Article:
Zach Nader, like many other Brooklyn artists, is a recent transplant, having moved to New York after completing an MFA in photography at Texas Tech University in Lubbock. Nader and two partners, Eric Shows and Grant Billingsley, comprise Useful Pictures, a curatorial collective that promotes and showcases contemporary artists whose work, according to their mis- sion statement “complicate[s] photographic understandings alongside a networked digital culture.” It was at this group’s eponymous exhibition at Michael Mat- thews, a small Harlem gallery, that I first became acquainted with Nader; I later met with him in his Brooklyn studio in Flatbush. Nader’s own work is also concerned with the place of photography in the larger world of digital culture. He employs a variety of digital tools to alter preexisting images in a way that highlights the operation of the tools themselves. This methodology results in surreal compositions that speak to the way digital post-production mediates our experience with photographs. In his series Counterweight, Nader presents family snapshots that he has scanned and from which he has removed all traces of human subjects. To do this, he employed one of the increasingly “smart” software technologies within the Photoshop application, which attempts to judge for itself how to best conceal a selected portion of the image by using the outlying areas of the photograph as a template from which to graft image information. The effect of this procedure (known as “content-aware fill”) is disturbing and at times psychedelic.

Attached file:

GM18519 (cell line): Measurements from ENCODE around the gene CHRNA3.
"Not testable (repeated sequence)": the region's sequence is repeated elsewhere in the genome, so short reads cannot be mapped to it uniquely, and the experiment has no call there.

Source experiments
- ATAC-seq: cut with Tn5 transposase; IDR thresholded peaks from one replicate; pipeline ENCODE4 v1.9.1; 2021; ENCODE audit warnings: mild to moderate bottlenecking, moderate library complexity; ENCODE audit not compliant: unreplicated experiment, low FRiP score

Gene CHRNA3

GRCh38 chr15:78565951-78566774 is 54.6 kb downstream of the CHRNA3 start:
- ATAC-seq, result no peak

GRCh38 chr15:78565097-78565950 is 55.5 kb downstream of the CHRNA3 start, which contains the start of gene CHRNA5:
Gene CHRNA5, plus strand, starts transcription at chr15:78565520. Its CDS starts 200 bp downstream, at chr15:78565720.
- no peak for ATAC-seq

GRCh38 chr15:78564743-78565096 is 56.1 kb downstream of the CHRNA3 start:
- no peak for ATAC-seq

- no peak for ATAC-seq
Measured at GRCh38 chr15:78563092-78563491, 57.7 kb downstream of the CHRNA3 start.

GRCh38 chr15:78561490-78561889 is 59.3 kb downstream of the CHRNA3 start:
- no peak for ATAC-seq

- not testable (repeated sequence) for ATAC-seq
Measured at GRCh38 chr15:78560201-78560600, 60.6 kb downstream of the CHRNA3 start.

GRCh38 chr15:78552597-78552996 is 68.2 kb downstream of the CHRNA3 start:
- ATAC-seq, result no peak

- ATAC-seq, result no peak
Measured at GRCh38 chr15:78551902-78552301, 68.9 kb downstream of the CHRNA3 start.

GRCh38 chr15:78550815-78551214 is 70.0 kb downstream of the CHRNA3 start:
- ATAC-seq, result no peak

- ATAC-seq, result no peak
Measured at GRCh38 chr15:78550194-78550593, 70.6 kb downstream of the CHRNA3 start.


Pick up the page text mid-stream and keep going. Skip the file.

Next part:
Prismatic shifts in sunlit backyards and the wildly unfurling patterns of a homemade quilt add a sense of disquiet to otherwise mundane family documents. While many artists employ similar technological means to fictionalize moments recorded by the camera, Nader’s work is unique in that he does not hide his hand. Indeed it may appear that he has put little effort into creating these pieces, merely allowing an algorithm to run its course. Each image, how- ever, is the result of many renditions of the same method, from which the artist has selected the most compelling versions. “I am interested in using tools excessively and in ways that do not conform to their design,” says Nader, adding, “The growth or overrun that is created in this work is the software’s vain attempt to fill in what is missing—to create meaning. Without people depicted, these pictures become odd wastelands with digital artifacts in the place of prominence.” The jarring distortions that Nader creates in the Counterweight series are in direct dialogue with the way contemporary photographic images are both created and consumed. His work investigates the assumptions of those who shape one of the most prolific commercial and creative applications. By doing this, he highlights the ramifications of a handful of programmers in the aesthetic decisions granted to a global audience. Despite, or because of, their glitchy disturbances, Zach Nader’s self-cannibalizing images appear as a breath of fresh air in a sea of over-produced and over-sized monoliths.